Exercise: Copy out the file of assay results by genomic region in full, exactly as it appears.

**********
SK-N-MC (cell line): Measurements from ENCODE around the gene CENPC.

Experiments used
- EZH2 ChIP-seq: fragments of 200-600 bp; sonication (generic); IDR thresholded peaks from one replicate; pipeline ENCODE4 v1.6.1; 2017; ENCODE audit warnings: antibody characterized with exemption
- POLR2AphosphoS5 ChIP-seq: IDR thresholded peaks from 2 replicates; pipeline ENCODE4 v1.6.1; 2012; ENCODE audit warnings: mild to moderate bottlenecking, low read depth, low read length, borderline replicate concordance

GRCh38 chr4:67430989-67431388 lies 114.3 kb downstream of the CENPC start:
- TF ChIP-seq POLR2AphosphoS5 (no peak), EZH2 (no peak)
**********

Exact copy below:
SK-N-MC (cell line): Measurements from ENCODE around the gene CENPC.

Experiments used
- EZH2 ChIP-seq: fragments of 200-600 bp; sonication (generic); IDR thresholded peaks from one replicate; pipeline ENCODE4 v1.6.1; 2017; ENCODE audit warnings: antibody characterized with exemption
- POLR2AphosphoS5 ChIP-seq: IDR thresholded peaks from 2 replicates; pipeline ENCODE4 v1.6.1; 2012; ENCODE audit warnings: mild to moderate bottlenecking, low read depth, low read length, borderline replicate concordance

GRCh38 chr4:67430989-67431388 lies 114.3 kb downstream of the CENPC start:
- TF ChIP-seq POLR2AphosphoS5 (no peak), EZH2 (no peak)